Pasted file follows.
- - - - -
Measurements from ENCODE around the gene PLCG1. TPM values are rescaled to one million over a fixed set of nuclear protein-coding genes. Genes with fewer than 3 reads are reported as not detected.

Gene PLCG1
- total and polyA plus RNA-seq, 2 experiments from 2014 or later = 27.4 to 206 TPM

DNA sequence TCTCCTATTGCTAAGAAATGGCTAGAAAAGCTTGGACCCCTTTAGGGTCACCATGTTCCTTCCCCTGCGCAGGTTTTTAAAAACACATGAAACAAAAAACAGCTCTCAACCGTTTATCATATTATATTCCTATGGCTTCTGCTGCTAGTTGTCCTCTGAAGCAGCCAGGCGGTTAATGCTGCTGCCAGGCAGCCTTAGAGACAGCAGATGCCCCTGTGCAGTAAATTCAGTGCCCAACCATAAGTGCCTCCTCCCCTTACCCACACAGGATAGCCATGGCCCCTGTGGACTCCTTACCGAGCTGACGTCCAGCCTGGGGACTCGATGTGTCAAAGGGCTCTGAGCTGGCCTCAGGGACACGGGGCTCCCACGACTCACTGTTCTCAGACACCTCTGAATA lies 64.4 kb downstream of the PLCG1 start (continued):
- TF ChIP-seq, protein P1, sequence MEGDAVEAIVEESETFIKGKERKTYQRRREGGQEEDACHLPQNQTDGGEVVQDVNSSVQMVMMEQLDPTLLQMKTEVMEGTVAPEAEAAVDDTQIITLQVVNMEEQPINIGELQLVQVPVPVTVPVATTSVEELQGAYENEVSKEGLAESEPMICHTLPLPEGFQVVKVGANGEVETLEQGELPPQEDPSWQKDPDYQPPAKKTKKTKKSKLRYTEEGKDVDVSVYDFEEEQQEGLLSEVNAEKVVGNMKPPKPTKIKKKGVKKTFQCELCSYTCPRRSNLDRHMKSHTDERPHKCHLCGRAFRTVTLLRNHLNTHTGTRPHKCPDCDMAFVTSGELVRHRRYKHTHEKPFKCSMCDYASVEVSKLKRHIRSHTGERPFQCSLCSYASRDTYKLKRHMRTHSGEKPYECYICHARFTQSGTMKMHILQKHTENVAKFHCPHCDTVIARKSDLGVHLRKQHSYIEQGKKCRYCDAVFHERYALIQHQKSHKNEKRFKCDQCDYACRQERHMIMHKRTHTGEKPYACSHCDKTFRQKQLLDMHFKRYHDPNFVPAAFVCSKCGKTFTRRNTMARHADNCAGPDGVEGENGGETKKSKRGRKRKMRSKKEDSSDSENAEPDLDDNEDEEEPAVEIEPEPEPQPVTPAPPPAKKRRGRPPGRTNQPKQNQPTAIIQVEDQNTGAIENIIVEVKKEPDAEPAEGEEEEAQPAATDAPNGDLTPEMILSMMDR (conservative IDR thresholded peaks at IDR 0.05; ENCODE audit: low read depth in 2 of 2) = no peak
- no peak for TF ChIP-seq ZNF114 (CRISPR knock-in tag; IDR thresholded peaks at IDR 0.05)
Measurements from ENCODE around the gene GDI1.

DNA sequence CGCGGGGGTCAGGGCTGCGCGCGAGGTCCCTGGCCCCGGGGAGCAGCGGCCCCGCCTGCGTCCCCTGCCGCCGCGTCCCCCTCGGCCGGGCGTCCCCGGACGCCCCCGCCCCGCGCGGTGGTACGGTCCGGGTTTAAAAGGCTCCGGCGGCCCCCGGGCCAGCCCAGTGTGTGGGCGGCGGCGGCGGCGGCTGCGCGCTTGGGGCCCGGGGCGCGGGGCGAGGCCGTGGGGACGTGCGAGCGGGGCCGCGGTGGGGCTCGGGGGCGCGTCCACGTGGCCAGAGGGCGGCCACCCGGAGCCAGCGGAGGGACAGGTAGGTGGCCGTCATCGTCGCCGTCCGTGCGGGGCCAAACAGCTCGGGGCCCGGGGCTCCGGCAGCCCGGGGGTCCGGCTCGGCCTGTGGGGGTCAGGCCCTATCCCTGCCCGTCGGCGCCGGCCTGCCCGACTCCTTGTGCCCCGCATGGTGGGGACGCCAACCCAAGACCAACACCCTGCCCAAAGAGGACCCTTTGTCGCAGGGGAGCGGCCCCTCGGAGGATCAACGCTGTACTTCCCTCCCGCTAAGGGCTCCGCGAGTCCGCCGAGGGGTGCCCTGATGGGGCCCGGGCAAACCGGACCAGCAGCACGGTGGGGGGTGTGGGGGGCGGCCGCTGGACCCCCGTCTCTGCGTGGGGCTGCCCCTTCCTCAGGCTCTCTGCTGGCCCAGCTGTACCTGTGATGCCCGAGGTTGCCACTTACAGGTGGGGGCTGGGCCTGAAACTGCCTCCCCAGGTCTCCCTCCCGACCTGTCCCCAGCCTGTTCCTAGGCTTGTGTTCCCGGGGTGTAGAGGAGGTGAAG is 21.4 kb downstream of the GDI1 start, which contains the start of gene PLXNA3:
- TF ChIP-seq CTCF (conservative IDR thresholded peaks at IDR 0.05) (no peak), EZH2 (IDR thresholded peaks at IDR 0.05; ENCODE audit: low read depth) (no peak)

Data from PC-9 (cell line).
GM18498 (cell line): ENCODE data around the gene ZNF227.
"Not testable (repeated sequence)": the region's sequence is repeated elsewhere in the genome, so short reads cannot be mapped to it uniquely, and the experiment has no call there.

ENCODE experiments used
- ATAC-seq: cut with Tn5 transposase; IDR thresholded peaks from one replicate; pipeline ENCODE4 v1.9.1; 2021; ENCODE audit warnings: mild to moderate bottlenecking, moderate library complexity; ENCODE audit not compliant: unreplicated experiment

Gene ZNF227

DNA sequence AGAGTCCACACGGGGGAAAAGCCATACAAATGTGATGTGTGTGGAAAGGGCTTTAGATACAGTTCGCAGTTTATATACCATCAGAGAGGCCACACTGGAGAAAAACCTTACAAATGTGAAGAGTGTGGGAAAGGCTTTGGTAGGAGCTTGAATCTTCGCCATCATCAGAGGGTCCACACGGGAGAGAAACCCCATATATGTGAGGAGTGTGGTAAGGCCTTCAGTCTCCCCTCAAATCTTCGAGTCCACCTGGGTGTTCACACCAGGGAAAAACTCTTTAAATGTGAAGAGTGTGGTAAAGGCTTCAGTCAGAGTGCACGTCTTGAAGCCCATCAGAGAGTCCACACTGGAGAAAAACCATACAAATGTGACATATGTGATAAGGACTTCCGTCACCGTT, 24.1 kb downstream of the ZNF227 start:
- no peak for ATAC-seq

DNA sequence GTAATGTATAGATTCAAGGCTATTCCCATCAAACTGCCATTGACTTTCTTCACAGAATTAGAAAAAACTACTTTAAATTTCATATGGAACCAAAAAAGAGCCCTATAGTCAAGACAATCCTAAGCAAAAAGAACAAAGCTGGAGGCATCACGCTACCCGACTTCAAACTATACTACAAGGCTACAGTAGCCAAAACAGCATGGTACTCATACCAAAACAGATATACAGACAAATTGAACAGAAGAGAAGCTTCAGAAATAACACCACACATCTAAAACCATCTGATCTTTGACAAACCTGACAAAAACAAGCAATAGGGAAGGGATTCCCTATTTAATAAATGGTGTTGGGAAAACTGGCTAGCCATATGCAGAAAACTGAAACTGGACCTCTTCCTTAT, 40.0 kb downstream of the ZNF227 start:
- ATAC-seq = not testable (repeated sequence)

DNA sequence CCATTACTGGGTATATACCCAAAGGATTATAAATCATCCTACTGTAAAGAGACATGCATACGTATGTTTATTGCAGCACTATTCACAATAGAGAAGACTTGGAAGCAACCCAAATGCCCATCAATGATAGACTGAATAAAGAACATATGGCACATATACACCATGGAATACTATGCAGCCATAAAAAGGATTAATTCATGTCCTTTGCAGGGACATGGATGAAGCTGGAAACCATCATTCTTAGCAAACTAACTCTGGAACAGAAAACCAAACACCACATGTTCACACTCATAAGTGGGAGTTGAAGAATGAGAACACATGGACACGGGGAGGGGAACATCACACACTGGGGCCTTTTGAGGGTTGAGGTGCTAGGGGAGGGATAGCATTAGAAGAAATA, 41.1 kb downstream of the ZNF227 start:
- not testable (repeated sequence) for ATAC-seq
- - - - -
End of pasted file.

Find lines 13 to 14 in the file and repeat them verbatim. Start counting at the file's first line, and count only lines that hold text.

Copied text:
ENCODE experiments used
- ATAC-seq: cut with Tn5 transposase; IDR thresholded peaks from one replicate; pipeline ENCODE4 v1.9.1; 2021; ENCODE audit warnings: mild to moderate bottlenecking, moderate library complexity; ENCODE audit not compliant: unreplicated experiment